The story of Nigeria's first half-century of Independence is a tale of wasted potential: sub-Saharan Africa's most populous country, home to its biggest oil riches, impoverished by thieving autocrats. A key reason a new Nigeria no longer seems fanciful is Central Bank governor Lamido Sanusi.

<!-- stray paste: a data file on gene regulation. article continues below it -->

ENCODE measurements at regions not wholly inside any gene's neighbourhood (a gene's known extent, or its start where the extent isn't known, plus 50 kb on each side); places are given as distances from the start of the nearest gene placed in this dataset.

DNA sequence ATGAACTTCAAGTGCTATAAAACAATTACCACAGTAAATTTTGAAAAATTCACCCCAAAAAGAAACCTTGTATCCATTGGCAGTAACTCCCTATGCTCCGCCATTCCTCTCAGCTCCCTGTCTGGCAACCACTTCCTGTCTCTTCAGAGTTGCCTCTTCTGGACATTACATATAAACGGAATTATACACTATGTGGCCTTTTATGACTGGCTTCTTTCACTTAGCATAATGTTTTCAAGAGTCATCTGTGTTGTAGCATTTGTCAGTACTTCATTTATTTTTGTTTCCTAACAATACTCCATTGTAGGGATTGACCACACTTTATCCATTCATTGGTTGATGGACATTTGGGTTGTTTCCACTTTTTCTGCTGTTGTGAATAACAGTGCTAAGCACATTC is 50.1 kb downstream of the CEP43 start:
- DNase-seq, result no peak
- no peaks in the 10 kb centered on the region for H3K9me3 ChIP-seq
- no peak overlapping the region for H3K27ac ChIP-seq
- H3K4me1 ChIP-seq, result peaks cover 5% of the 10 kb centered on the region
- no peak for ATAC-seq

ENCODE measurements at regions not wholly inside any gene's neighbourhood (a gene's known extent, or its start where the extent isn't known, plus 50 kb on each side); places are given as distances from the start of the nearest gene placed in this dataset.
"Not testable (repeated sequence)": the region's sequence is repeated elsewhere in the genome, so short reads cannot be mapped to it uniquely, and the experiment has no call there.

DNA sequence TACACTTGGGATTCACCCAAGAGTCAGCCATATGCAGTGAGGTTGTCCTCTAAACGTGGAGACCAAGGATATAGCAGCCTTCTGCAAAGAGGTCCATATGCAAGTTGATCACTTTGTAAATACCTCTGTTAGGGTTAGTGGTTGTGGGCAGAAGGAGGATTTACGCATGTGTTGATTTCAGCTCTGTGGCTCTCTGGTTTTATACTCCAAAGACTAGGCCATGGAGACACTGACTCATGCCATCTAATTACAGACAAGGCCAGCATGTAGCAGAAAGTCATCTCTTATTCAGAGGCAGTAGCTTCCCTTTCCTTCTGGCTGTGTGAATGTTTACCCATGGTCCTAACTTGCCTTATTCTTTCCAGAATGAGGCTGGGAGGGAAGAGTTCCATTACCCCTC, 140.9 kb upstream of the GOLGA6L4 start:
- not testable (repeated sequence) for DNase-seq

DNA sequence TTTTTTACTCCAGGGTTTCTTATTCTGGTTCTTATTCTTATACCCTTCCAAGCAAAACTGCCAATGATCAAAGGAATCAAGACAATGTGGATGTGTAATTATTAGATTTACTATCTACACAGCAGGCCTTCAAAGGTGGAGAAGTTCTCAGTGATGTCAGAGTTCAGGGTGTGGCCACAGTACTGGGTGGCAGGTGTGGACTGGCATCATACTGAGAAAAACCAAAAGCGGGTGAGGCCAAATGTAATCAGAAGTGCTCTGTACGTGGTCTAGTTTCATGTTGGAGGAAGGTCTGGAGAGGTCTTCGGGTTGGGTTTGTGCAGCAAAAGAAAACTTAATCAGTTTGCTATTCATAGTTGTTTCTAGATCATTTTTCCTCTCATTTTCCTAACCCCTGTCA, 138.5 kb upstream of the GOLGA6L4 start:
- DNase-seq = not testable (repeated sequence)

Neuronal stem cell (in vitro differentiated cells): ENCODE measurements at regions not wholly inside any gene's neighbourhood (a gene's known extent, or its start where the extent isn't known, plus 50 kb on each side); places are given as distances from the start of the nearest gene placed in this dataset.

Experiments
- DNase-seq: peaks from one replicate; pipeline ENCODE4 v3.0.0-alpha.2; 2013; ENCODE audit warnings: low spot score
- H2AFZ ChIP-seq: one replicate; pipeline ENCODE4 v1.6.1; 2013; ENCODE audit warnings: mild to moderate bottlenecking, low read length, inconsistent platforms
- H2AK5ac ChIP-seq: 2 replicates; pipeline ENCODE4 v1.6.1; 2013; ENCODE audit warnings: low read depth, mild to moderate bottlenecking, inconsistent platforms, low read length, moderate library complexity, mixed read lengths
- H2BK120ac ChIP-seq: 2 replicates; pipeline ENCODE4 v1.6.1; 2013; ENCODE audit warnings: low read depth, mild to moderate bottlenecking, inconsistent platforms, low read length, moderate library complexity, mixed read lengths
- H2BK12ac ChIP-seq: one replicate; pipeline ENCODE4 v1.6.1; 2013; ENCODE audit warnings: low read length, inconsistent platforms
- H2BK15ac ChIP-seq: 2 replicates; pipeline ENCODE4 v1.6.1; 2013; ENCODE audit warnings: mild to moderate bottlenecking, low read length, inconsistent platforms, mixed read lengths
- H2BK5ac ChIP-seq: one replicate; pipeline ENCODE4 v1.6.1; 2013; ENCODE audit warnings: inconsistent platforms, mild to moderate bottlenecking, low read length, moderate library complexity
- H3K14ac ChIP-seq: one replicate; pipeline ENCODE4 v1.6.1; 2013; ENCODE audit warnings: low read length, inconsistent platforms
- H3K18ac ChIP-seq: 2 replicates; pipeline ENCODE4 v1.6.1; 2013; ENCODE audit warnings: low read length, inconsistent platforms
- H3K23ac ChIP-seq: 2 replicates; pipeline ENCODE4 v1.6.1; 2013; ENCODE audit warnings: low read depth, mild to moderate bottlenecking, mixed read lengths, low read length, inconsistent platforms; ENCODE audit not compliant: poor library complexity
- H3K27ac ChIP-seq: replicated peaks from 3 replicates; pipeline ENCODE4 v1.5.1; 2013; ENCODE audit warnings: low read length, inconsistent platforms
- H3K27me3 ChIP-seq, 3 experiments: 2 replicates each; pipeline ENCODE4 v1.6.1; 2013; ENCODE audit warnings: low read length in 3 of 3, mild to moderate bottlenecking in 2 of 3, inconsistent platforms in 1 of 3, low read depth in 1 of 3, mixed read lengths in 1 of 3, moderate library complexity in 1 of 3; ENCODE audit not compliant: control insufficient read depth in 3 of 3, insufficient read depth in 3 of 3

A veteran of an often corrupt banking industry, Sanusi, 50, took up his position at the height of the financial crisis in June 2009 and immediately turned on his former peers. He took over nine banks, sacked the chief executives of eight of them, ordered a series of mergers and named their biggest debtors. He was, he said, cleaning up not just banking but all Nigeria. Sanusi's will be a long fight and a dangerous one: death threats have obliged him to employ armed guards. But it is also essential for Africa's sleeping giant to finally awaken.
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